Blue Dasher, male
Mexican Amberwing, female
Finally after a full day of birding we headed to Nogales to get some rest for the night and start another day of birding on Sunday.
Friday, August 30, 2013
The awesome show from the Blue-footed Booby was not the only show in town on this day. Tommy, Muriel and I also got photos of a lot of other great birds and some other critters as well. On the road into Patagonia Lake, we stopped along the road and got to see and hear, both Botteri's and Cassin's Sparrows. What was odd, was the fact that the Botteri's Sparrows seemed to favor one side of the road and the Cassin's Sparrows favored the other side. I have seen Botteri's Sparrow before but have never gotten very good photos. The Cassin's Sparrow was a new life bird for me and they we performing their skylarking displays which was really cool to watch how they would flutter up into the air about 10 to 15 feet and then glide down into the grass and then disappear. They were singing all the while. The Botteri's Sparrow has a song a bit similar to the Black-chinned Sparrow, but totally different in appearance. Both birds are little brown birds that are fairly drab in appearance, still great birds to add to one's bird list.
Botteri's Sparrow, juvenile below and adult above
And while we are looking at little brown birds, another sparrow species was quite plentiful near the far western part of the lake; the Rufous-winged Sparrow. A little more distinctive than the first 2 species, but one that can only be found in the United States in southern Arizona as a regular breeder.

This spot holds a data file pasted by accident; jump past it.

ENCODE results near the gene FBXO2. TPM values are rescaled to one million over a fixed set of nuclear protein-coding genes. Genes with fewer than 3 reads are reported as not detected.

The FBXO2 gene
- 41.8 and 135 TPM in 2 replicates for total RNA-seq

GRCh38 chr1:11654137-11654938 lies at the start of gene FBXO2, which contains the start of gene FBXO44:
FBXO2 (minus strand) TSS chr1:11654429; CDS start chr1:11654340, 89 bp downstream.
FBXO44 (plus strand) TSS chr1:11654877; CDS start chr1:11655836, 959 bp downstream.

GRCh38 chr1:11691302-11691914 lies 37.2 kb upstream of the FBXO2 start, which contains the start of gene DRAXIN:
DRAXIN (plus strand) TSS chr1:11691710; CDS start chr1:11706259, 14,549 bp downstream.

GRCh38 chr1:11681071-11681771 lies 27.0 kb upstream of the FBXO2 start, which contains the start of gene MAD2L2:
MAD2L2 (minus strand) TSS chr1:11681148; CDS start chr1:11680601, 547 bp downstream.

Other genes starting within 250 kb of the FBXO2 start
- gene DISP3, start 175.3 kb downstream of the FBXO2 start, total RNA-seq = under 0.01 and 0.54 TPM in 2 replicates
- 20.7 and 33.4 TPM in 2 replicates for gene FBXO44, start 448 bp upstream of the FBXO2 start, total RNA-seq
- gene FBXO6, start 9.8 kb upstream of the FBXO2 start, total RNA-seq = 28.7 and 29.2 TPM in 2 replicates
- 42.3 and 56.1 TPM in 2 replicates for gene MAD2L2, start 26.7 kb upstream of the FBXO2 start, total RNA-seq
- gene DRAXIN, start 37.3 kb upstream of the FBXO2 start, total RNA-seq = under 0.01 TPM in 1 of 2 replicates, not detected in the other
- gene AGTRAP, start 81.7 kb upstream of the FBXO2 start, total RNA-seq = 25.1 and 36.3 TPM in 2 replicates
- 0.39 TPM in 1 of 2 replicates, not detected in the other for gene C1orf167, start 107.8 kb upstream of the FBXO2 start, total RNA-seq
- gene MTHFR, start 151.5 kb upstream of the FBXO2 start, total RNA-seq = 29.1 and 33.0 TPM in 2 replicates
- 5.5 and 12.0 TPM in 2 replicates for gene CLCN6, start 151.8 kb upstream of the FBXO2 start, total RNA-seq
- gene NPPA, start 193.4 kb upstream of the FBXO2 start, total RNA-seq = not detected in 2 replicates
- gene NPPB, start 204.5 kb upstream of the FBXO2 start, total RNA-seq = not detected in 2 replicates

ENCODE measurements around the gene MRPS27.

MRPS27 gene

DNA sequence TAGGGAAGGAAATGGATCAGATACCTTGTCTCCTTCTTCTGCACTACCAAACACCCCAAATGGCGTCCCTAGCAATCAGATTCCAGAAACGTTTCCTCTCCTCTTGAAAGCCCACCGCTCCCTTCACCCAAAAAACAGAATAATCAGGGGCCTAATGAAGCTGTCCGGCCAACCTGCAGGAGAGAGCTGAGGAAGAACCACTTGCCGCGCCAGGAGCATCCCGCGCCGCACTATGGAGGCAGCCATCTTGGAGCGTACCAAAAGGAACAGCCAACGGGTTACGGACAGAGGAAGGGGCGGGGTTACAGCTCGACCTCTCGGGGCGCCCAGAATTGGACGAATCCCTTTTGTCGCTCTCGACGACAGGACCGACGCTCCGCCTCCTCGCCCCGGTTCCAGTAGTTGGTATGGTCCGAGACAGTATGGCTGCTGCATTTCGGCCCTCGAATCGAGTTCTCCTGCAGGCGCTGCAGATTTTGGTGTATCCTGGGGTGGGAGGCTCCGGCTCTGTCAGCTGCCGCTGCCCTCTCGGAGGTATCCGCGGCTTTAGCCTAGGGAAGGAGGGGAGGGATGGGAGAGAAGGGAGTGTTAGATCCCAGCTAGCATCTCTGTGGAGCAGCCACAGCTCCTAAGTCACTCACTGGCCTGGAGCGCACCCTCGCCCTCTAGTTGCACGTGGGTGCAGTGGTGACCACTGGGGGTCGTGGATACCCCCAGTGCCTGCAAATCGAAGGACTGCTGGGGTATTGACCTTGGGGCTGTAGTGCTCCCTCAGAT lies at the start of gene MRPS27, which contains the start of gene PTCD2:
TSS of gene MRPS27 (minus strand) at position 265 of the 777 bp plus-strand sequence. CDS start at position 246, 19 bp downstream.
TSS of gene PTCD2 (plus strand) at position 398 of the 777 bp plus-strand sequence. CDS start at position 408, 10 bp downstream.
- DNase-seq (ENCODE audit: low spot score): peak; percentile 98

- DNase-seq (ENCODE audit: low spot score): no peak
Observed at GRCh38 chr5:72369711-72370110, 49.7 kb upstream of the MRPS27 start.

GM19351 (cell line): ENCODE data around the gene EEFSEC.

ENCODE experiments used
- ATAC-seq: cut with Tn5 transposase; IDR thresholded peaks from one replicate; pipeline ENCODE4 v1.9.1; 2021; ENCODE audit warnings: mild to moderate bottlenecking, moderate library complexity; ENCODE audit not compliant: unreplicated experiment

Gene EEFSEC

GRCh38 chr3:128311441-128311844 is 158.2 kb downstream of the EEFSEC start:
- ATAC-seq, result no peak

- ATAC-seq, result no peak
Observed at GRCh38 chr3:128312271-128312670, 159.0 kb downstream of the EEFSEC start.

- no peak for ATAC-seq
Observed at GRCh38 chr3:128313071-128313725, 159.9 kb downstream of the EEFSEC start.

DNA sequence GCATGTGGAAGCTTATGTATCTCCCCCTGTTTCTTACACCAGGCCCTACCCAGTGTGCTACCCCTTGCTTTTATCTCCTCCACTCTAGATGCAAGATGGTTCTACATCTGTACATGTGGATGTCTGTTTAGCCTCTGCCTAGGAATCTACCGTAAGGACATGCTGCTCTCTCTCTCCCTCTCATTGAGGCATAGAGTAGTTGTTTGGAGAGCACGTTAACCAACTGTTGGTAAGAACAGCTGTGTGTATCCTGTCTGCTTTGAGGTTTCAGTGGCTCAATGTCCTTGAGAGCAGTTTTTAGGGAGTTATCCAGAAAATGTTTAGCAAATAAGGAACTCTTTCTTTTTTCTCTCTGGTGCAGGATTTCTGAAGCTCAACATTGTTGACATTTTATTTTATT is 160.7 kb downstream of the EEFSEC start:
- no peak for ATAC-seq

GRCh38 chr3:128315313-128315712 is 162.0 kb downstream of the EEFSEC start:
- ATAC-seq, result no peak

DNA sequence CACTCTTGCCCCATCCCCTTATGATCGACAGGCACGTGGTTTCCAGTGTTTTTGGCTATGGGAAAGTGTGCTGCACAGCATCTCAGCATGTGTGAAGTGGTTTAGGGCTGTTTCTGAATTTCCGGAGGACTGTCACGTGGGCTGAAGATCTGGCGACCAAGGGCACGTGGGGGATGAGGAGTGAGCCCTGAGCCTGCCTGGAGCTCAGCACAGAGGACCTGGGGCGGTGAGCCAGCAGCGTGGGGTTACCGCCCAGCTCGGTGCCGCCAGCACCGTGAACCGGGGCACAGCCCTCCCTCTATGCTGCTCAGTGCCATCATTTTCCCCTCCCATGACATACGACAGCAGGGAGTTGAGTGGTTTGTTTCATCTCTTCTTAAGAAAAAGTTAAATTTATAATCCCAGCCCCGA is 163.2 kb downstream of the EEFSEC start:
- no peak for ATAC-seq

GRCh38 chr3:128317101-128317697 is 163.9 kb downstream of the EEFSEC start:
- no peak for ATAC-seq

While we were waiting for the Booby to return to the dock area, we also had a fly-by of a Black Vulture. Not a rare bird by any means, but definitely not as common as the Turkey Vulture. This was the first time I was able to capture photos of one in flight. They are definitely much different in appearance and structure than a Turkey Vulture and their flight pattern is much different.
While we were at Patagonia Lake, we met Kelly Rishor, another birder that we knew only through Facebook and she joined us as we then headed to the Patagonia Rest Stop and then on to Harshaw Canyon and on up to the San Rafael Grasslands. At the Patagonia Rest Stop we found another specialty bird that is hard to find elsewhere in the United States, the Thick-billed Kingbird. This photo really points out how big and thick that bill is on these birds.
Next area of birding was Harshaw Canyon on our way to the San Rafael Grasslands. This is a great place to find Eastern Bluebirds which is not a bird that too many people are aware even exists in Arizona. The one in Arizona is a subspecies of the more common bird seen in eastern the United States and is much paler in coloration. We had a pair of these birds feeding recently fledged babies and the babies are very different in appearance than the adults.
Eastern Bluebirds, adult and juvenile
Eastern Bluebird, juvenile